3D-Printed Diffusers Designed to Help Hospitals Treat Patients With COVID-19
Texas A&M University uses 3D-printing technology to design diffusers for metered-dose inhalers used to treat patients with COVID-19 at Houston Methodist Hospital.
Collaborative efforts between industrial engineering professionals and front-liners among healthcare battalions holding off COVID-19 are generating solutions for previously unanticipated needs. Recently, a unique Engineering Medicine (EnMed) partnership was struck up between Texas A&M University and Houston Methodist Hospital.
The EnMed Program
The EnMed program is an integrated educational and research program dedicated to innovation. Texas A&M University has already delivered 200 3D-printed spacer/diffusers for metered-dose inhalers (MDI) to the Houston hospital and is priming itself to provide future supplies should the need arise.
Texas A&M University 3D-printed diffusers. Image used courtesy of Texas A&M University.
The team behind the creation of these diffusers is being led by Dr. Michael R. Moreno, assistant professor in the J. Mike Walker ‘66 Department of Mechanical Engineering and director of innovation for EnMed.
Moreno and co’s diffusers will enable doctors to use metered-dose inhalers (MDIs) to treat patients both diagnosed with and suspected of having COVID-19 who do not yet require ventilator therapy. If this all-important early-stage intervention is effective, then patients may recover before the critical point at which they need ventilator therapy. This frees up ventilators for use by other patients that are seriously affected by the virus.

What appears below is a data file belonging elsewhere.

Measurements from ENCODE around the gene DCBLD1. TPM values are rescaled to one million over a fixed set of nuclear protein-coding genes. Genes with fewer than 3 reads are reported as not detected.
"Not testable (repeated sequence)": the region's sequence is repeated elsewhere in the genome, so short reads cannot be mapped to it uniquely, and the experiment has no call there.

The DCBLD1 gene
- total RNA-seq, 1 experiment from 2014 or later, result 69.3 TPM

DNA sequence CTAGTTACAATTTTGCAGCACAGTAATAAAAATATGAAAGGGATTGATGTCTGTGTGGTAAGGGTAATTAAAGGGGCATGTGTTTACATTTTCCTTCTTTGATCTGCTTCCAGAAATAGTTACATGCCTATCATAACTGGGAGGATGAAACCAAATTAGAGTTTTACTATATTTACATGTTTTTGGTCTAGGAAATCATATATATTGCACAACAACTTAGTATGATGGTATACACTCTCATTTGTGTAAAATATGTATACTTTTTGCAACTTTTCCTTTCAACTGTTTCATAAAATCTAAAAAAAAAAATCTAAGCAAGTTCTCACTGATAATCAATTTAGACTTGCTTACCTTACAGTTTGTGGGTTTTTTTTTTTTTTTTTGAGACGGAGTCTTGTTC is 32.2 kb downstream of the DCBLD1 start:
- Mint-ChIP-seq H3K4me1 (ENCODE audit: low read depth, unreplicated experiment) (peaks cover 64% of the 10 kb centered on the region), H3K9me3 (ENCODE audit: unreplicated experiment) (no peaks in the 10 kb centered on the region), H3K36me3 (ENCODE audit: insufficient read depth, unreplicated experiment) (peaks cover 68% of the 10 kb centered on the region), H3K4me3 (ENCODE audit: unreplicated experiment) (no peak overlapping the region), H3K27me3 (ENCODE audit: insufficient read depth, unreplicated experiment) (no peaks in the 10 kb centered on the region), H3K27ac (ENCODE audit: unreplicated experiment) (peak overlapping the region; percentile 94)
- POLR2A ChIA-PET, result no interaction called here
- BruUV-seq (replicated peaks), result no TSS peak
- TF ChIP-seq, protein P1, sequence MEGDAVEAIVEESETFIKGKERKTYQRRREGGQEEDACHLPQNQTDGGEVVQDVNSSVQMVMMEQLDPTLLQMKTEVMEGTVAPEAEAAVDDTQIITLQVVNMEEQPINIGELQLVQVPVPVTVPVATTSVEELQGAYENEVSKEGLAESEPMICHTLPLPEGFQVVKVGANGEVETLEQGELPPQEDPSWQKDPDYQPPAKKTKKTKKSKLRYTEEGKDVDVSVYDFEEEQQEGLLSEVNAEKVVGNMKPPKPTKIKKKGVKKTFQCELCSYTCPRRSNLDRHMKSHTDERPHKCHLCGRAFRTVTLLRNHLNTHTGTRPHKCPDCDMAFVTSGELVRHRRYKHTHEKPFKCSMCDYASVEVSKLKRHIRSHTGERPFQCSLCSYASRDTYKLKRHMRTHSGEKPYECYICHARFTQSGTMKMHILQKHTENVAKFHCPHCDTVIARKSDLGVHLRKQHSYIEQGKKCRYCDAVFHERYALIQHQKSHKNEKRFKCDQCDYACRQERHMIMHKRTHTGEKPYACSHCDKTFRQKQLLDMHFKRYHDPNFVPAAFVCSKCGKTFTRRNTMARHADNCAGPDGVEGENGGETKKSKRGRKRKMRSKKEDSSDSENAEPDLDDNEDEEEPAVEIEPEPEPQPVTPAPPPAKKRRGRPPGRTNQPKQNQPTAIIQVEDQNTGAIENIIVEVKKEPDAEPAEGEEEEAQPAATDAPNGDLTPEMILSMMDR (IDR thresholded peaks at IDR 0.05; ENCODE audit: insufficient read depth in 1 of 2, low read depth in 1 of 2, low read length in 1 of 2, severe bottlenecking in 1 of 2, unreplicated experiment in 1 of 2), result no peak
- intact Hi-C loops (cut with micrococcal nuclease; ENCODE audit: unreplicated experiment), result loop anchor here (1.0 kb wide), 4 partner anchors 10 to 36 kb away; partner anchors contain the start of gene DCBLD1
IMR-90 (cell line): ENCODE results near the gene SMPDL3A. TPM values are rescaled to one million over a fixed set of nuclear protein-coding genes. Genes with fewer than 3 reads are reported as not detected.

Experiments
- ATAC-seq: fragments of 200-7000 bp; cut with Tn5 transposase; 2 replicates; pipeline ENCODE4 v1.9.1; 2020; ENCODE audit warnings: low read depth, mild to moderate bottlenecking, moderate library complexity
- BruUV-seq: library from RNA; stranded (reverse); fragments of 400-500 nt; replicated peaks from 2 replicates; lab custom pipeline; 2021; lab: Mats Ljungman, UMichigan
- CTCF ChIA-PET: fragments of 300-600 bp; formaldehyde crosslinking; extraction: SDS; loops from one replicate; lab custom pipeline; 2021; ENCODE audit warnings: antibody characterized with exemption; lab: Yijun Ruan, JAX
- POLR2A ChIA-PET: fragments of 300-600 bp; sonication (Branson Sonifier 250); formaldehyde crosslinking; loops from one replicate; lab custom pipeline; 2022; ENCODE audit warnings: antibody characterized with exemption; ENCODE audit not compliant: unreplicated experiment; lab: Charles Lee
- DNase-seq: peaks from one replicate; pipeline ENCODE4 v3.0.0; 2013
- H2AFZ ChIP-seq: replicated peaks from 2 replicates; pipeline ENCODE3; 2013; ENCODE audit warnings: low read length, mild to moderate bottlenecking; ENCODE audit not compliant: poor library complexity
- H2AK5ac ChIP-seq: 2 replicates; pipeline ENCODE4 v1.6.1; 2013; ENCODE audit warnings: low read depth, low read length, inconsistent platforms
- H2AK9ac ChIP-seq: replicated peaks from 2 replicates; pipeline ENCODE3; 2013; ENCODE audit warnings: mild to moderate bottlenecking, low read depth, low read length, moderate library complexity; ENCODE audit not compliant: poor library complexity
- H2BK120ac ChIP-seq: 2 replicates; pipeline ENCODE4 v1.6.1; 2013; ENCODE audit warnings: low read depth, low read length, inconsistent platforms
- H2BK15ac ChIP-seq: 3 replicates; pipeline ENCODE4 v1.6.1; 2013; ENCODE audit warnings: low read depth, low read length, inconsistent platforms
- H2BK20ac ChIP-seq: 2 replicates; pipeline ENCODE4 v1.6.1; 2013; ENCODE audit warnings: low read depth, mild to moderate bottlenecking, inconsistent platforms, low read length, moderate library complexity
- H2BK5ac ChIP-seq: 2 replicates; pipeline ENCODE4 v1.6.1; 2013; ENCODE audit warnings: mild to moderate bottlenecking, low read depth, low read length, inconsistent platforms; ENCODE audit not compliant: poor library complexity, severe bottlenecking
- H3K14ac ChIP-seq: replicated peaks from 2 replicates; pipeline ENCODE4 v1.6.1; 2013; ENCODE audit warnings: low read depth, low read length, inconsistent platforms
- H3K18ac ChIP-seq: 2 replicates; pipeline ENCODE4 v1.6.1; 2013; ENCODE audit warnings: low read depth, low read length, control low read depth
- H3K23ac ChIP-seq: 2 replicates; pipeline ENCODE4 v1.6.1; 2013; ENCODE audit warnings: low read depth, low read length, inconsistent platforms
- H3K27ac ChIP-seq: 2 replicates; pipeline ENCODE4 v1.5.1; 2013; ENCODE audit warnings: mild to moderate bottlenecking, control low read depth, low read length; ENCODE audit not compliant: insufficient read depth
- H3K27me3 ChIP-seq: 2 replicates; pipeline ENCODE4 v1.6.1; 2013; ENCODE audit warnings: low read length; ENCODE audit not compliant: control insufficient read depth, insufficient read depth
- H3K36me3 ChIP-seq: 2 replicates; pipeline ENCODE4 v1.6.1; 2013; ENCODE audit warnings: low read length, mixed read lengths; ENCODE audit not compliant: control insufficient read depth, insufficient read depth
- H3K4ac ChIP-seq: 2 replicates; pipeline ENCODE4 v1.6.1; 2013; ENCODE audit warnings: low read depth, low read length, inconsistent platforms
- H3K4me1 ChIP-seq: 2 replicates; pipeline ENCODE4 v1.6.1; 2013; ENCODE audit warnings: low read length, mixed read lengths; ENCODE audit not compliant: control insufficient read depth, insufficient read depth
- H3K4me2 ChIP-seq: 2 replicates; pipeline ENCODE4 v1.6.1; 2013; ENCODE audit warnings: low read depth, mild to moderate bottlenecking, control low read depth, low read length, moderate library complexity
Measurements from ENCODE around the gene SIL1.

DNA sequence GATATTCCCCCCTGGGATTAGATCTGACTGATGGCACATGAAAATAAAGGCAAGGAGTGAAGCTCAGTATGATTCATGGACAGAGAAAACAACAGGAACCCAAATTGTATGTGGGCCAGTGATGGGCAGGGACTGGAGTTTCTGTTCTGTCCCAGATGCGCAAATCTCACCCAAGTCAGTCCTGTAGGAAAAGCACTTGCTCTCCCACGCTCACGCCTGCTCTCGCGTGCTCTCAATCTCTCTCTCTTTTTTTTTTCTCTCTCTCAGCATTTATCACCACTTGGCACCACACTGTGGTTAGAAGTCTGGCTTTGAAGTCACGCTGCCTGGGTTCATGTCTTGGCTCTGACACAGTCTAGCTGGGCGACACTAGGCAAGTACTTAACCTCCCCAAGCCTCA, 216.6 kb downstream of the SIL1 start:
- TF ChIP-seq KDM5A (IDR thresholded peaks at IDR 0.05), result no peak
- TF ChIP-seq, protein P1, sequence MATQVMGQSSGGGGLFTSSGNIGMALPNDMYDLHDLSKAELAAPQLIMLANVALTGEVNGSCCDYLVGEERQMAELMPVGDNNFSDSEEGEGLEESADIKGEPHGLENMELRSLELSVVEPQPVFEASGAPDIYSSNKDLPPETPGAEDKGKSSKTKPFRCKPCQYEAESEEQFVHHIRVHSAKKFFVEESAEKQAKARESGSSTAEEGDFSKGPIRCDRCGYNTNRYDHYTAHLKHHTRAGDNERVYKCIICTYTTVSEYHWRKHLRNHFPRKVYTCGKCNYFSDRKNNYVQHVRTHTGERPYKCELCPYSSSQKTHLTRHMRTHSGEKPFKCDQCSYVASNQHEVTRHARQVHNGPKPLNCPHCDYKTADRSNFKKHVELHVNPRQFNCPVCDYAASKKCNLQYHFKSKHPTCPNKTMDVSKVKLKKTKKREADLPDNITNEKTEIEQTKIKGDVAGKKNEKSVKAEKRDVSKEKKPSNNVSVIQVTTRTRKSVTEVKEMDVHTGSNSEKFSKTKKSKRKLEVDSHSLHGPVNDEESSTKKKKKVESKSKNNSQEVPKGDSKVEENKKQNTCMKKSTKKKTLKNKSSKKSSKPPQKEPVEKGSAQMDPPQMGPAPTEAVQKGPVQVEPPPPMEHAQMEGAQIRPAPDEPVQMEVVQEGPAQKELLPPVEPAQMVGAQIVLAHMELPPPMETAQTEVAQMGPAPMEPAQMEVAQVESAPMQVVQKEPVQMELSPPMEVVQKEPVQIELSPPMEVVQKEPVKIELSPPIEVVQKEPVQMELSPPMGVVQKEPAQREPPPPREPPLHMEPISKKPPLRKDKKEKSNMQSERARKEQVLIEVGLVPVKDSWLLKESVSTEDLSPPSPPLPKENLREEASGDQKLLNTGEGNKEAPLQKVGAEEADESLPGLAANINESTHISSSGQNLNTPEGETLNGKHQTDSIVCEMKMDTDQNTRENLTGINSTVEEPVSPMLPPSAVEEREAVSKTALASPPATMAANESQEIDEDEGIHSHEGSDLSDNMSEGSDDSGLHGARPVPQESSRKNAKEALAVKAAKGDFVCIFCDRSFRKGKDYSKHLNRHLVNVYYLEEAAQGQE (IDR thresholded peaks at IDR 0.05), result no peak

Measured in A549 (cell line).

Utilizing Ventilators and Other Medical Devices
Nebulizers are usually used in combination with bronchodilator drugs to individuals with asthma and can also be used for patients with COVID-19. The issue with using this device is that it could aerosolize the virus. This places patients within the immediate vicinity of severely affected COVID positive patients at high risk of infection.
In a typical healthcare setting, respiratory inhalers are one of the first devices used to deliver medicine and help treat patients with the virus. One of the downsides of using inhalers is that even experienced users can find them challenging when defining the precise time of inhalation to properly deliver drugs to the lungs.
Diffusers That Fit Into Inhaler
Moreno’s diffusers will enable patients to get more medication into their lungs in a more precise manner while reducing the risk of viral particles being released into the surrounding area.
The spacer or diffuser, which fits onto the inhaler device, allows "the patient more time to draw the entire dose of medication into their lungs” Moreno said. “And when you’re suffering from respiratory illness, this may be very important,” added Moreno.
Moreno understands that it is not only Houston hospital that faces a short supply of respiratory devices, which is why Moreno and his team have made their 3D-printed diffuser designs freely available on their EnMed website.
"People will be able to go to the site, download those STL files and then print these spacers for their local hospitals as well if they find that they have need for it,” said Moreno. Although 3D-printing of diffusers is not a novelty, this is the first instance where they are being 3D-printed locally and delivered on a larger scale.
Stereolithography (STL) file for the 3D-printable design of spacer/diffuser. Image used courtesy of Texas A&M University.
This concerted effort between Texas A&M University and Houston Hospital is a lighthouse of reassurance and emboldening gesture of what a compassionate collaborative community can achieve together in a state of crisis.
Have you seen diffusers like this one before? What is your company doing to help COVID-19 relief efforts?